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Agree completely. Basically the idea was conceived from someone's journal and research at goldman sachs. Its to get a bigger piece of the pie by the banks within the BRICS nations and bypass the western institutions Nothing new SOS different banks More like the gang splits and territorial control IMO.
Originally posted by SeekerofTruth101
The devil is not in the details. The devil is staring right in their faces, at each other.
Bunch of corrupted crooks, knowing each other well, for it takes one to know another. Trust is non-existance.
The bank is merely intended to project their power and crooked ways, nothing to do with empowering those whom will need those funds for their projects. As long as everyone knows what is expected from each other, with backs scratched, funds will then be dispensed
As it will only be for crooked means, with no regulatory checks and balances, for they don't even have such in their own nations, it is only a matter of time when the bank collapses, as the banks in China and Russia will be, with their loans freely dispensed to their cronies, to the tune of TRILLIONS, not millions, if ever an accounting check is allowed.
Folks complain about the West printing money, even though it has transparent open books with oversight, checks and balances, but wait till you see what China, India and Russia when they have none, is doing. It would make the nazi german finance minister Albert Speer look like a kindergarten kid.
As China’s relative economic growth has continued apace, its dominance within BRICS has become increasingly entrenched. Almost regardless of its intentions, China’s size and national power make it the unavoidable hegemon of BRICS. Yet the other member states distrust of Beijing’s economic and strategic plans makes them unwilling to accord China the degree of influence within the grouping that its national power capabilities would suggest. Resolving this is as necessary as it is difficult.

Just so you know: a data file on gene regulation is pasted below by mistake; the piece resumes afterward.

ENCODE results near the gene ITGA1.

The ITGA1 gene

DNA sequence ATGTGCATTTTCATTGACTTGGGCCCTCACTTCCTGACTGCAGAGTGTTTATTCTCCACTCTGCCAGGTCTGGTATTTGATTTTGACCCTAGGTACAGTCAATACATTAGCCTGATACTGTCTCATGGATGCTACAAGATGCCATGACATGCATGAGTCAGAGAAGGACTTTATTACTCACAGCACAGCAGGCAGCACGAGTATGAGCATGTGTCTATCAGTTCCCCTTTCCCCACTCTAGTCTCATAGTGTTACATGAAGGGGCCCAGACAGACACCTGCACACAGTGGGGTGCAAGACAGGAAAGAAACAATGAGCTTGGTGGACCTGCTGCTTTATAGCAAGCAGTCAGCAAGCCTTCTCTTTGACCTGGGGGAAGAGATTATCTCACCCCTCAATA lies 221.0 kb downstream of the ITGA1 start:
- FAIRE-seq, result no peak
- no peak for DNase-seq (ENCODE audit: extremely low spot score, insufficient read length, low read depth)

China’s dominance is equally pronounced in terms of outbound investment, the subject that concerned BRICS this week. Notably, whereas BRICS aimed to pool together their investment funds to create a rival to the Western-dominated World Bank, the truth of the matter is that China Development Bank (CDB) and other state institutions are by themselves rivals to the World Bank. In fact, between 2008 and 2010, China’s overseas loans outstripped World Bank lending by US$10 billion.
Beijing’s enormous capital outflows have a real tangible impact inside the other BRICS members. To cite just one example, a 2011 report by the China-Brazil Business Council (CBBC) found that China invested US$12.690 billion in Brazil in 2010, 99 percent of which came from state-owned enterprises and all but US$1.522 billion of which went to foreign companies (read: Chinese companies) operating inside Brazil. From this the CBBC concluded that China’s investment in Brazil marked “the consolidation of the Chinese presence in Brazil through foreign direct investment.”
It is therefore not surprising that the BRICS sought to constrain China’s ability to contribute to the joint effort to construct alternatives to the Western-dominated World Bank and International Monetary Fund. Still, this underscores the uncomfortable reality that even as remaking the current international economic order is the glue holding BRICS together, non-Chinese BRICS members are at pains to avoid replacing the current order with a Chinese-dominated one. Given the power disparity between them and China, this task is difficult to say the least.